The Chinese government has made the decision to stick with Windows even though the operating system has reached end-of-life. Senior official Yan Xiaohong commented that upgrading to Windows 8 would be “fairly expensive.” Windows 8 costs 888 yuan (£84 or $142) in China. However in some cases the government would have to buy new hardware to upgrade to Windows 8.
China is not paying Microsoft for extended Windows XP support. Instead, Chinese security providers have released special protection products to patch up the system, which the government is now “appraising” for use.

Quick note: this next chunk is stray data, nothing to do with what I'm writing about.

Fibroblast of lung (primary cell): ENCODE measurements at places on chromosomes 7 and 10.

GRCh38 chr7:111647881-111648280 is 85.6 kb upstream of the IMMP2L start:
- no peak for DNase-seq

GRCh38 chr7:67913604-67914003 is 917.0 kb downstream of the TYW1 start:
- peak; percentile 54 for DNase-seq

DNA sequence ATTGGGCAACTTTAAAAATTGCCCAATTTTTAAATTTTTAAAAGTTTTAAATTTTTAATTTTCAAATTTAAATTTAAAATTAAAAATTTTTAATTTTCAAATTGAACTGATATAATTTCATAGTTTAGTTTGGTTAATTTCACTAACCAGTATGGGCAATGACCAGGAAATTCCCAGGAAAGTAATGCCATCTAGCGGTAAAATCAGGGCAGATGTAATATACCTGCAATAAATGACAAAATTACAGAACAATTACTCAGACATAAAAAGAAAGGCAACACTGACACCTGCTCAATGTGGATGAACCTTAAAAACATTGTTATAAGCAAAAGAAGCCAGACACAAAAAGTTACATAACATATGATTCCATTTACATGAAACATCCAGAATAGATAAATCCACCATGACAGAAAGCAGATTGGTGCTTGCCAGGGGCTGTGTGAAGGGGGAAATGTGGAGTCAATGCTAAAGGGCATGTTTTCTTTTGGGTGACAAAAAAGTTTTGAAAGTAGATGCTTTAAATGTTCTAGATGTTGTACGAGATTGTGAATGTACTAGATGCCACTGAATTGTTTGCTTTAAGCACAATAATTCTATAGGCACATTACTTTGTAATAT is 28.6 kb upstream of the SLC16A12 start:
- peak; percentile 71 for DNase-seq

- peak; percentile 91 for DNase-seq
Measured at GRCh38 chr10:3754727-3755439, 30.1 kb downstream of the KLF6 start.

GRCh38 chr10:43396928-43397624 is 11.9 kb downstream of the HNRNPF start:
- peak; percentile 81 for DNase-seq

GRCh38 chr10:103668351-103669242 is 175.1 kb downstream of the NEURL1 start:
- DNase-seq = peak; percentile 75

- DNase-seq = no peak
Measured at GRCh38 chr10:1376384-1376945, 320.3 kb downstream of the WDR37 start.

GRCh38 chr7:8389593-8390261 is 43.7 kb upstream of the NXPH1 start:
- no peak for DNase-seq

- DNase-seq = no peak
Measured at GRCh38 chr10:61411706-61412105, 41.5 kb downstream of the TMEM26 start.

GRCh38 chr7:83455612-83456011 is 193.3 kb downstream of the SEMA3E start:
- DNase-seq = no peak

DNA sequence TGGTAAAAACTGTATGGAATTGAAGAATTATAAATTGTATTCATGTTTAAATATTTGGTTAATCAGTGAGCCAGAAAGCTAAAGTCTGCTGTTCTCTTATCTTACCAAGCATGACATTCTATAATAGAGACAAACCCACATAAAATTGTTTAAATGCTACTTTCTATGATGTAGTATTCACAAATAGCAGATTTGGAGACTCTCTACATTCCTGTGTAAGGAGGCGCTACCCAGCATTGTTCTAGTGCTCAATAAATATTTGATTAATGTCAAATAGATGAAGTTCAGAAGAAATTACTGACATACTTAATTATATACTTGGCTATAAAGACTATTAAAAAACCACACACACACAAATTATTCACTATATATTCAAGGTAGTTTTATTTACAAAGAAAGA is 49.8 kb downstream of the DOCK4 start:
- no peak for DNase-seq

It is estimated that nearly 70% of computers in China are still using Windows XP. IE6 usage in China remains well over 20%, while the rest of the world remains under 1%. It is believed that 90% of Windows XP usage in China comes from pirated copies of the operating system. However, since a crackdown in 2010 most government agencies are using genuine copies of Microsoft software. The government has also been pressuring state-owned enterprises to embrace legitimate software.
There is some speculation that Chinese government software intended to monitor citizens is currently dependent on Windows XP and is a major factor in China’s hesitation to move off Windows XP at this point in time. This might be a good time for China to consult with the NSA.